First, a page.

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Earlier this month, we published an update on COVID-19 and restoring rheumatology services looking at where we have come since the outbreak of COVID-19 in the UK, its impact on rheumatology services and the challenges departments will now be facing.

Later, we responded to an inquiry from the UK Parliament’s Health and Social Care Committee on workforce burnout and resilience in the NHS and social care. We’ve discussed what support rheumatology departments, and the wider NHS workforce, need to restore services and build resilience for the future.

Pandemic planning on the fly

One thing we highlighted in both these pieces of work was the amount of pressure being placed on the NHS workforce to prioritise their caseload, redesign services accounting for new ways of working, and now to meet the growing backlog of work. As we know, some health professionals in rheumatology we’re also redeployed to COVID-19 wards, given their experience in general medicine. 

New guidance, such as the NHSE specialty guides, had to be quickly be developed amid the pandemic. Departments had to move to remote working, putting in to place the necessary systems and IT equipment to do so. Some rheumatology departments struggled to get advice out to all their patients, leading advice lines to be overwhelmed.

The NHS found itself without contingency plans, and the pressure was on the NHS workforce to plan for a pandemic as it was happening. What this really underscores is that rheumatology services are under-resourced, with rota gaps, unfilled vacancies and increasing numbers of patients.

We know from National Early Inflammatory Arthritis (NEIAA) data that there's substantial variation in staffing numbers across the UK, and with regards to access to physiotherapy, occupational therapy, podiatry and psychology services. Departments were already stretched before the pandemic.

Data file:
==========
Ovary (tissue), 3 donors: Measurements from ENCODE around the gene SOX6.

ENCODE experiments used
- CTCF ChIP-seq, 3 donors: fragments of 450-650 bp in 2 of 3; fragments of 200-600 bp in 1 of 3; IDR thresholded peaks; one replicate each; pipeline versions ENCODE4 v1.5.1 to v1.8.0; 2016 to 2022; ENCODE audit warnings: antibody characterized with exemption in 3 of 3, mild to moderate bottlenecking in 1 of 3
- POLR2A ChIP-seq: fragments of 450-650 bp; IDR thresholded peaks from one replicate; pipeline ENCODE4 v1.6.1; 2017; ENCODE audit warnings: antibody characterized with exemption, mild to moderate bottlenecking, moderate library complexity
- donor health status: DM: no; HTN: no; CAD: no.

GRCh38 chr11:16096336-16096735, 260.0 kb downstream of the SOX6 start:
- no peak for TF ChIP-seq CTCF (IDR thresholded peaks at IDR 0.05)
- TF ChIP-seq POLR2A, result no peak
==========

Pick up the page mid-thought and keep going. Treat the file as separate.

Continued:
Restoring services

We’ve heard from some of our members that they are struggling to reinstate face-to-face clinics as their hospital managers question why this work can’t be done remotely. 69% of polled webinar attendees in late August reported their department has struggled to reclaim office and/or clinic space in order to restart their service.

Some departments are also finding it challenging, given the need for social distancing and infection control measures. This means that clinics have had to reduce the number of patients they see in a given day.

Preparation for winter and second wave

In an NHS Confederation member survey, only 2% of respondents felt fully prepared for winter and 5% felt fully prepared for a second wave of COVID-19. We don’t know what's coming over the next few months, but hopefully, early actions and restrictions on the public will avoid the need to pause appointments and elective care as we saw in the first wave of the pandemic.

Luckily, some of the needed planning, guidance and prioritisation work has already been done, if in fact services must stop. What we do know is what work needs to be done in the future to ensure rheumatology departments are resilient and prepared for such events:

  • Consistent UK-wide approach to the implementation of IT software to enable effective communication and remote working
  • Continuity plans developed to facilitate timely responses in future with minimal impacts on staff and patient care
  • Ability to communicate with patients to scale (ie via text, email, website updates)
  • Access to appropriate clinic and office space to allow for necessary face-to-face appointments.

Throughout the pandemic, BSR's provided support to the specialty through up-to-date advice, working with NHSEI and devolved nations equivalents, NICE and others to develop guidance on a range of topics. Our Clinical Affairs Committee continues to produce new advice related to new ways of working and the society continues to advocate for the specialty in reclaiming services and pandemic preparedness.

Please get in touch with us if you want to discuss these issues or need our support in restoring your rheumatology service.

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